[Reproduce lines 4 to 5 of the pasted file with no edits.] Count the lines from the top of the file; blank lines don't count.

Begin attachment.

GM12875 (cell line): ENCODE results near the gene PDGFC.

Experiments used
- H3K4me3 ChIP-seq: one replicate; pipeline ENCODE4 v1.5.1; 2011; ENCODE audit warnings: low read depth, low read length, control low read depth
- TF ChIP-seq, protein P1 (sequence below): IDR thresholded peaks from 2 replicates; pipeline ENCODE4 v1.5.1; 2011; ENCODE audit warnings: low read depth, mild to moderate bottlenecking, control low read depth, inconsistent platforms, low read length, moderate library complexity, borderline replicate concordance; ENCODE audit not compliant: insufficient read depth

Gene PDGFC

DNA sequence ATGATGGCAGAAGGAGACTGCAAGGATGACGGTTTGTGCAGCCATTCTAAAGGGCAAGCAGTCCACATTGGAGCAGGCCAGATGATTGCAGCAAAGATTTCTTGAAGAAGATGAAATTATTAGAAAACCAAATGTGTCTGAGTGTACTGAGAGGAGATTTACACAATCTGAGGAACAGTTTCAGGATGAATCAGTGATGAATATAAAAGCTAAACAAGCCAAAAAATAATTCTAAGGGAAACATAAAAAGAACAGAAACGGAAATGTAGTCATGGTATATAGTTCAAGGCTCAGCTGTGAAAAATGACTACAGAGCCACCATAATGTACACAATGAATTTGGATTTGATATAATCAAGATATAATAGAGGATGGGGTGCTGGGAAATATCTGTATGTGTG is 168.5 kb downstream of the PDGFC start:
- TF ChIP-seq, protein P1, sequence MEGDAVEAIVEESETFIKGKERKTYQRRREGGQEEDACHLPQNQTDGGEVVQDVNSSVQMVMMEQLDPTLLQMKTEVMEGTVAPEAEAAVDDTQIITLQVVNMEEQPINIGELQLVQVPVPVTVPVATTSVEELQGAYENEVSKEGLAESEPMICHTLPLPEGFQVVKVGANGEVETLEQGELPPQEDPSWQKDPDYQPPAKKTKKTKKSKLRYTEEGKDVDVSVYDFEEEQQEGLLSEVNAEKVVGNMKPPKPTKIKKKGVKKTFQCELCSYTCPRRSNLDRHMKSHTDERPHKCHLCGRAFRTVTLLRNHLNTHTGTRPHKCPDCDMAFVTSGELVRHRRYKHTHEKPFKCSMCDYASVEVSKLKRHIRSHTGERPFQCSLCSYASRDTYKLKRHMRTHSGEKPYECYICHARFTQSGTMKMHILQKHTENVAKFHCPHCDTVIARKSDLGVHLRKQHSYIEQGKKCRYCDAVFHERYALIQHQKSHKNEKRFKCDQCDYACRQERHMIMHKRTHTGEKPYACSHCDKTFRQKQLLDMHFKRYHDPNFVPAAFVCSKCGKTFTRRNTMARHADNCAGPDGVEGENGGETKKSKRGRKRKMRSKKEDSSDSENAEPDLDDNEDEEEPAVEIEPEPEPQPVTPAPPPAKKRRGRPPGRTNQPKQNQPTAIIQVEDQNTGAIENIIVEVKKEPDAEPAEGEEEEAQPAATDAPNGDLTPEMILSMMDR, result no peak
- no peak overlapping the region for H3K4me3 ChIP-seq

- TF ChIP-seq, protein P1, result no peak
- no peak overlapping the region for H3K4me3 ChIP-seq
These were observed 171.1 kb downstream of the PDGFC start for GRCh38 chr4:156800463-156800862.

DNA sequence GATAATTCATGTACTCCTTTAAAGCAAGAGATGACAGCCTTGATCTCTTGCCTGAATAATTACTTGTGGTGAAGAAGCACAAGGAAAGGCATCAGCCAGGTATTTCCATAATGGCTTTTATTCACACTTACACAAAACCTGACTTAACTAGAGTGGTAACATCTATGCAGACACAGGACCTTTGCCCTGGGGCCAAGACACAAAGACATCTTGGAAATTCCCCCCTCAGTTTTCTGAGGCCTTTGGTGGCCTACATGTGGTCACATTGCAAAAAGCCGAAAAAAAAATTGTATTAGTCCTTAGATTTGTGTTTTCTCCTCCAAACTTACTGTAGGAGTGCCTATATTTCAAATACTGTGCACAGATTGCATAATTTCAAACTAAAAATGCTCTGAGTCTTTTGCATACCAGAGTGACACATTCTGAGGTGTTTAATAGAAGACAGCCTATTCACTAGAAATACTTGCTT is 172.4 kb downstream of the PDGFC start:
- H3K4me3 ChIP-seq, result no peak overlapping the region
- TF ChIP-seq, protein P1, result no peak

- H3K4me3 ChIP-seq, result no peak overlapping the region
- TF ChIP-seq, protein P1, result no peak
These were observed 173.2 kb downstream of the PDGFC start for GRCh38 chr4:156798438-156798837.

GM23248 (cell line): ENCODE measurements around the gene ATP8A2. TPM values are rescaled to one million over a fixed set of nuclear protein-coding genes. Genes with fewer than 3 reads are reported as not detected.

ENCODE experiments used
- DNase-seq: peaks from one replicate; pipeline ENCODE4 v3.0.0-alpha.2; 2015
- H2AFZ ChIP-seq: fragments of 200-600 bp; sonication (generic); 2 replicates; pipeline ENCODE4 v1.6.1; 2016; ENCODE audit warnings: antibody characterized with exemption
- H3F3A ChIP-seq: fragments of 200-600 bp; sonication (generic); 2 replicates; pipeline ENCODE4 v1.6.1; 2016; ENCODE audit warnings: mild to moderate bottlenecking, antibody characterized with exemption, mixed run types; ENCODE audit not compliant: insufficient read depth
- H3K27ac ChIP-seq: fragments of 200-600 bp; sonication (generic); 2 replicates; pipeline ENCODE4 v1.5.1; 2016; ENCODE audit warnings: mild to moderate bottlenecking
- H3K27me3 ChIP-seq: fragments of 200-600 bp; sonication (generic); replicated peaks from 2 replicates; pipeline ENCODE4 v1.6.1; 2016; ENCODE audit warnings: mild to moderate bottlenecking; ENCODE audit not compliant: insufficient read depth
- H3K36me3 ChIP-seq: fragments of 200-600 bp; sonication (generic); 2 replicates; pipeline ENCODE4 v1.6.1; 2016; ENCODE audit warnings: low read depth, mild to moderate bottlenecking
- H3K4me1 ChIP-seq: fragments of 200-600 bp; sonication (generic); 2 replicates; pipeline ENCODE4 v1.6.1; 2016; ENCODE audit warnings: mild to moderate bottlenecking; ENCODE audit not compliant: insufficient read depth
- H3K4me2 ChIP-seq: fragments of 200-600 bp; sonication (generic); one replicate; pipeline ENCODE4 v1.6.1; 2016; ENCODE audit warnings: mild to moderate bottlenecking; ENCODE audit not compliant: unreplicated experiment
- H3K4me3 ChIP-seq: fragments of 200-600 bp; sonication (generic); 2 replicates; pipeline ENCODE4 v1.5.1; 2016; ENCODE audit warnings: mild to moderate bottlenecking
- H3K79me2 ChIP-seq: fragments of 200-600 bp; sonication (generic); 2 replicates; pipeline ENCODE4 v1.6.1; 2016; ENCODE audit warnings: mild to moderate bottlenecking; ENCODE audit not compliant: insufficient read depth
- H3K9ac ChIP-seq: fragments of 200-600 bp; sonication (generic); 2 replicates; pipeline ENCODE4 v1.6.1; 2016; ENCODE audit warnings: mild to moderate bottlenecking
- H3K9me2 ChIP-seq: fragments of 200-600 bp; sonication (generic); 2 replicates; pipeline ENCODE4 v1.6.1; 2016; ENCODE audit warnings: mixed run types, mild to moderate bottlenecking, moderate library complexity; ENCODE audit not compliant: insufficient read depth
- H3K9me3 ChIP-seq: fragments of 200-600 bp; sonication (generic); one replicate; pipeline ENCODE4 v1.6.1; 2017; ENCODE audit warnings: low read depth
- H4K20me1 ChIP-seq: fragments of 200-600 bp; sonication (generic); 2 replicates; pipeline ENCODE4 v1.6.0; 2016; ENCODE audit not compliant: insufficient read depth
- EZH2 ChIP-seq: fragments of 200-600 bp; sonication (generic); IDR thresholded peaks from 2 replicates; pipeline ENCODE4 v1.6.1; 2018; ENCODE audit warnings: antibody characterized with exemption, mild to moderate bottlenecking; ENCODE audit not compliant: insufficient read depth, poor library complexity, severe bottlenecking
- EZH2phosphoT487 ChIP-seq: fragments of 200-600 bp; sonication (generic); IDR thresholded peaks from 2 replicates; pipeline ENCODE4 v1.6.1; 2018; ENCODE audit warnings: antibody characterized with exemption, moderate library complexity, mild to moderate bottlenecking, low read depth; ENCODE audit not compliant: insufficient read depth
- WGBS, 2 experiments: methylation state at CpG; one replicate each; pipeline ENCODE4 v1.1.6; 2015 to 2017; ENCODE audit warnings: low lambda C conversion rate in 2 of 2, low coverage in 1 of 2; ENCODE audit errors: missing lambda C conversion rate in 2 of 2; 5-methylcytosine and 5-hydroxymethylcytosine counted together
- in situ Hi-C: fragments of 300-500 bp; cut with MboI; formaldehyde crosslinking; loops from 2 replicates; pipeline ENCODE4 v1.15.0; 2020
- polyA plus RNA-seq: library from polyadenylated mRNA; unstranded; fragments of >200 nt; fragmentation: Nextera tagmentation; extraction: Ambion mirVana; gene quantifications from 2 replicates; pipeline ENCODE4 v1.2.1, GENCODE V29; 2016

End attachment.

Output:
- TF ChIP-seq, protein P1 (sequence below): IDR thresholded peaks from 2 replicates; pipeline ENCODE4 v1.5.1; 2011; ENCODE audit warnings: low read depth, mild to moderate bottlenecking, control low read depth, inconsistent platforms, low read length, moderate library complexity, borderline replicate concordance; ENCODE audit not compliant: insufficient read depth

Gene PDGFC